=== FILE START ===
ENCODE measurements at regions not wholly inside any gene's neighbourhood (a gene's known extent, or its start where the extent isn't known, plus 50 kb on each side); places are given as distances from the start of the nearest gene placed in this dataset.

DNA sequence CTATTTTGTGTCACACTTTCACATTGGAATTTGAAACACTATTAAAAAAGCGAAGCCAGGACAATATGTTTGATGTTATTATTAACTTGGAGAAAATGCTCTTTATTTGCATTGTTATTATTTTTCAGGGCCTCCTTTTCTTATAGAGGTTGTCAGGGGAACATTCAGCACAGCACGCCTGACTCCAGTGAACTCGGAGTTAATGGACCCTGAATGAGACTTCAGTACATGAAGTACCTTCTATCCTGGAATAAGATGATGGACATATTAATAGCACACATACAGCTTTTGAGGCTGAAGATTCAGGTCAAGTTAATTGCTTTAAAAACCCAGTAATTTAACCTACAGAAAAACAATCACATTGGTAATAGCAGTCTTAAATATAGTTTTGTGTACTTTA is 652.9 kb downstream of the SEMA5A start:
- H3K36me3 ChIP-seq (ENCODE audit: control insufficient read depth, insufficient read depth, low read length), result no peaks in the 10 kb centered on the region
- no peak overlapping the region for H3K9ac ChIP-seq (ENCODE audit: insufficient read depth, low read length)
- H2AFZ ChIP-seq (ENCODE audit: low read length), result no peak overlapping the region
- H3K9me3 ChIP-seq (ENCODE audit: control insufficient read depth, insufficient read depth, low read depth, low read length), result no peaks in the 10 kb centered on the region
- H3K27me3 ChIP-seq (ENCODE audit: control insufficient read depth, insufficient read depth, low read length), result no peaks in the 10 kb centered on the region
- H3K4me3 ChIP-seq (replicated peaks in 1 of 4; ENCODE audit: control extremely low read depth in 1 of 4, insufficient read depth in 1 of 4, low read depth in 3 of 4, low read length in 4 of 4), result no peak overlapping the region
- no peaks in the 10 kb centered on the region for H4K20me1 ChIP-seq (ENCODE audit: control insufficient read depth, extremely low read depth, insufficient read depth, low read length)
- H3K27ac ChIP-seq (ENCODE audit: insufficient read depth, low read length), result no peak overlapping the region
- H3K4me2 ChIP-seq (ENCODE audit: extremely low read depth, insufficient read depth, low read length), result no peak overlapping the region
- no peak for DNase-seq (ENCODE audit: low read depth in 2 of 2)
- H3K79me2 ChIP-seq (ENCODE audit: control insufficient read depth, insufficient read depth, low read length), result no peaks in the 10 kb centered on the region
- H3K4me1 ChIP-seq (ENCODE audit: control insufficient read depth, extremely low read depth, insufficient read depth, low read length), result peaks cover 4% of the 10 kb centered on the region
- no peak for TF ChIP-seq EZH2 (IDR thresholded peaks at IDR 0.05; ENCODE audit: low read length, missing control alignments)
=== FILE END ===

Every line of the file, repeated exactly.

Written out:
ENCODE measurements at regions not wholly inside any gene's neighbourhood (a gene's known extent, or its start where the extent isn't known, plus 50 kb on each side); places are given as distances from the start of the nearest gene placed in this dataset.

DNA sequence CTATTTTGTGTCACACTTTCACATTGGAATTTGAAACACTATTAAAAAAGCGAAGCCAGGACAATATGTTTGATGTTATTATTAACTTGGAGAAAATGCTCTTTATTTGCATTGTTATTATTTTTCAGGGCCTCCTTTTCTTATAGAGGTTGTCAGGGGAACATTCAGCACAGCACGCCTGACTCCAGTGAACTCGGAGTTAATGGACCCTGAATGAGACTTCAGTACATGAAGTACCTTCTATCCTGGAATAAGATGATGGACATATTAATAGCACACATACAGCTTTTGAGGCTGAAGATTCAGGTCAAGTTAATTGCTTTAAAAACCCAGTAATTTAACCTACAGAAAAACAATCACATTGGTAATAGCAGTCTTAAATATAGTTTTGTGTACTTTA is 652.9 kb downstream of the SEMA5A start:
- H3K36me3 ChIP-seq (ENCODE audit: control insufficient read depth, insufficient read depth, low read length), result no peaks in the 10 kb centered on the region
- no peak overlapping the region for H3K9ac ChIP-seq (ENCODE audit: insufficient read depth, low read length)
- H2AFZ ChIP-seq (ENCODE audit: low read length), result no peak overlapping the region
- H3K9me3 ChIP-seq (ENCODE audit: control insufficient read depth, insufficient read depth, low read depth, low read length), result no peaks in the 10 kb centered on the region
- H3K27me3 ChIP-seq (ENCODE audit: control insufficient read depth, insufficient read depth, low read length), result no peaks in the 10 kb centered on the region
- H3K4me3 ChIP-seq (replicated peaks in 1 of 4; ENCODE audit: control extremely low read depth in 1 of 4, insufficient read depth in 1 of 4, low read depth in 3 of 4, low read length in 4 of 4), result no peak overlapping the region
- no peaks in the 10 kb centered on the region for H4K20me1 ChIP-seq (ENCODE audit: control insufficient read depth, extremely low read depth, insufficient read depth, low read length)
- H3K27ac ChIP-seq (ENCODE audit: insufficient read depth, low read length), result no peak overlapping the region
- H3K4me2 ChIP-seq (ENCODE audit: extremely low read depth, insufficient read depth, low read length), result no peak overlapping the region
- no peak for DNase-seq (ENCODE audit: low read depth in 2 of 2)
- H3K79me2 ChIP-seq (ENCODE audit: control insufficient read depth, insufficient read depth, low read length), result no peaks in the 10 kb centered on the region
- H3K4me1 ChIP-seq (ENCODE audit: control insufficient read depth, extremely low read depth, insufficient read depth, low read length), result peaks cover 4% of the 10 kb centered on the region
- no peak for TF ChIP-seq EZH2 (IDR thresholded peaks at IDR 0.05; ENCODE audit: low read length, missing control alignments)